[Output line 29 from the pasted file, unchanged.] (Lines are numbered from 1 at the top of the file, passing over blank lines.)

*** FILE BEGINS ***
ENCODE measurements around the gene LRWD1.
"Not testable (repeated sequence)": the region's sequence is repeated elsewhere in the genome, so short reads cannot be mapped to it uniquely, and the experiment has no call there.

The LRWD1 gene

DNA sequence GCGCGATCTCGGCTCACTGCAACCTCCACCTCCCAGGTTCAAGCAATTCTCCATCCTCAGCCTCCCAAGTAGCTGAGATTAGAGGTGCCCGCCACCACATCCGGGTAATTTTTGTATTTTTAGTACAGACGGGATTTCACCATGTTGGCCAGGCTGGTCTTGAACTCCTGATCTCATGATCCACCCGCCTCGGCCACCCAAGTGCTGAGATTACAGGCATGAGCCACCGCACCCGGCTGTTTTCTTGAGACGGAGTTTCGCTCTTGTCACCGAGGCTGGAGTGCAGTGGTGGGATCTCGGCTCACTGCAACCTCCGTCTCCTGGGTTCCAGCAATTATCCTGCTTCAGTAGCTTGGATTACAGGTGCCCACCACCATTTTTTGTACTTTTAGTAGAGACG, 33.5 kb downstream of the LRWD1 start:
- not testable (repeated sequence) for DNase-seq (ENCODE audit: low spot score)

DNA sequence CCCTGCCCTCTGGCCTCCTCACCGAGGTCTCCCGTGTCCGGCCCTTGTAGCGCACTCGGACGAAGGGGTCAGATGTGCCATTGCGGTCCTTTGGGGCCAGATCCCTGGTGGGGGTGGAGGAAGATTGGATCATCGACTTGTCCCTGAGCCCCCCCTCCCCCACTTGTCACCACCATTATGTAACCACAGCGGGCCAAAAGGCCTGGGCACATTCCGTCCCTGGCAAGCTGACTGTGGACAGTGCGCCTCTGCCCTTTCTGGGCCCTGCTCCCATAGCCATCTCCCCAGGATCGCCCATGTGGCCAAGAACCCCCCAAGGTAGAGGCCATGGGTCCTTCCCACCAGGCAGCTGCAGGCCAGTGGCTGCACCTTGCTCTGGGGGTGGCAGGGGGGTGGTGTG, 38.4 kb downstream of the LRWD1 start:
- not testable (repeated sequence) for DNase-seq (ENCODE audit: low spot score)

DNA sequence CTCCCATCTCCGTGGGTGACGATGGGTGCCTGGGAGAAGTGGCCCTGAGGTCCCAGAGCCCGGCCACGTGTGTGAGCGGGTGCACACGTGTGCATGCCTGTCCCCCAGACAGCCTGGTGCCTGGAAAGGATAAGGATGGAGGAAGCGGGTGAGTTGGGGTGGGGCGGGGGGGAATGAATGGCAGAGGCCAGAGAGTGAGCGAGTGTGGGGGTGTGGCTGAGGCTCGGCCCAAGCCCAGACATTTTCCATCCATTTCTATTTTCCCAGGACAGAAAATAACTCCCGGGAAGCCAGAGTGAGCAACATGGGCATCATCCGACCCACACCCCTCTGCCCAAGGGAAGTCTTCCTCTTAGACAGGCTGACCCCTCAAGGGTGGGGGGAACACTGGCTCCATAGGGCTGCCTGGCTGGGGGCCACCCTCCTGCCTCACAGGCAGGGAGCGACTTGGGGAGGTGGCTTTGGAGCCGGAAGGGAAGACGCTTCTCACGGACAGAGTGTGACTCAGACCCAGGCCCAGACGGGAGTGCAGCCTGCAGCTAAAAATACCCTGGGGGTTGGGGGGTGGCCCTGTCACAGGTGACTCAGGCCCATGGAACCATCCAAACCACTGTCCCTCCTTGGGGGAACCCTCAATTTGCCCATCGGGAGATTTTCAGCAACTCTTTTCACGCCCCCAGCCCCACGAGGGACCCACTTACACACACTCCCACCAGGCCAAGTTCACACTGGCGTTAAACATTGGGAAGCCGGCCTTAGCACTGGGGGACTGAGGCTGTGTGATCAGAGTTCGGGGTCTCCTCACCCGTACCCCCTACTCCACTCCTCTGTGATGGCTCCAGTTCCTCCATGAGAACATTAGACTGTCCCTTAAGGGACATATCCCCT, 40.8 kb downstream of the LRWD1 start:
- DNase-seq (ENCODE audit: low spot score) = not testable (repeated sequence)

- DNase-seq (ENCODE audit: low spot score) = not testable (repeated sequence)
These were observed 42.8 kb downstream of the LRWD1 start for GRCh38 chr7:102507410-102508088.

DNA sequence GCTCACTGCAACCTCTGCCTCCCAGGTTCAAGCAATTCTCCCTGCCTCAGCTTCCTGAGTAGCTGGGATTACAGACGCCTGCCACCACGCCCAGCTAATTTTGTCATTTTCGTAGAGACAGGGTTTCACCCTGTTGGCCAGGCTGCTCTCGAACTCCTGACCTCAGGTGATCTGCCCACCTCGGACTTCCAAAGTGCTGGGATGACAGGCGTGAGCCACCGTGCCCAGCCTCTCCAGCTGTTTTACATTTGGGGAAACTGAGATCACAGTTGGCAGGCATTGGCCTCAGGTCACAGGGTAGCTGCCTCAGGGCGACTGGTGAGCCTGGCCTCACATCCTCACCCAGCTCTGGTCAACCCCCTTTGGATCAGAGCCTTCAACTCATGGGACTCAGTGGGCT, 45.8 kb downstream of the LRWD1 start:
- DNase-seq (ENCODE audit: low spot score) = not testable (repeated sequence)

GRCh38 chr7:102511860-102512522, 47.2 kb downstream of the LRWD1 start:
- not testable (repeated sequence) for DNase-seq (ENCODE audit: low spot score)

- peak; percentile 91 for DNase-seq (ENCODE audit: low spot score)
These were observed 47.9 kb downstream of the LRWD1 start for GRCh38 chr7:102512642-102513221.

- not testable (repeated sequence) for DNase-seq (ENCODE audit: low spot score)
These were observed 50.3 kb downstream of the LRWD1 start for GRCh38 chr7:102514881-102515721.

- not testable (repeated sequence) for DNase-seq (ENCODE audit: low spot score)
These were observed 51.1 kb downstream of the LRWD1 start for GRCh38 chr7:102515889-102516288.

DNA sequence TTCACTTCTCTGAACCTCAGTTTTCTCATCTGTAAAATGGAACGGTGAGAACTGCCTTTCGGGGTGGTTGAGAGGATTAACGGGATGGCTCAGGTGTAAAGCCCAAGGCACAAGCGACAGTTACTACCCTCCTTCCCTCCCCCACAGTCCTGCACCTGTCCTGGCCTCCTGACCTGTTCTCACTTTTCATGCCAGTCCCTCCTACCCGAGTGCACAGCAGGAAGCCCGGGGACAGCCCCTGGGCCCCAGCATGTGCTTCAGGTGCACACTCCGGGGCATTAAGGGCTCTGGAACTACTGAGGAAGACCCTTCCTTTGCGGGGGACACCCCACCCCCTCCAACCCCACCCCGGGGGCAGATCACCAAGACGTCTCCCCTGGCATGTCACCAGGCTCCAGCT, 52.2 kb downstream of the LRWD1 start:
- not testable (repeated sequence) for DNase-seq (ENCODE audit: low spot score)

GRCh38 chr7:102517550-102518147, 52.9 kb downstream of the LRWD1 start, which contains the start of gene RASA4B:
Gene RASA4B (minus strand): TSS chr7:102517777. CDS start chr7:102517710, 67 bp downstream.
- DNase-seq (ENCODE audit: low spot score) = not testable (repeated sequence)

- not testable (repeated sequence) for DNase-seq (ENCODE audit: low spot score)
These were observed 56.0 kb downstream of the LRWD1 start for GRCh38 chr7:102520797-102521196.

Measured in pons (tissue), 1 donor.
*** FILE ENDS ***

Measured in pons (tissue), 1 donor.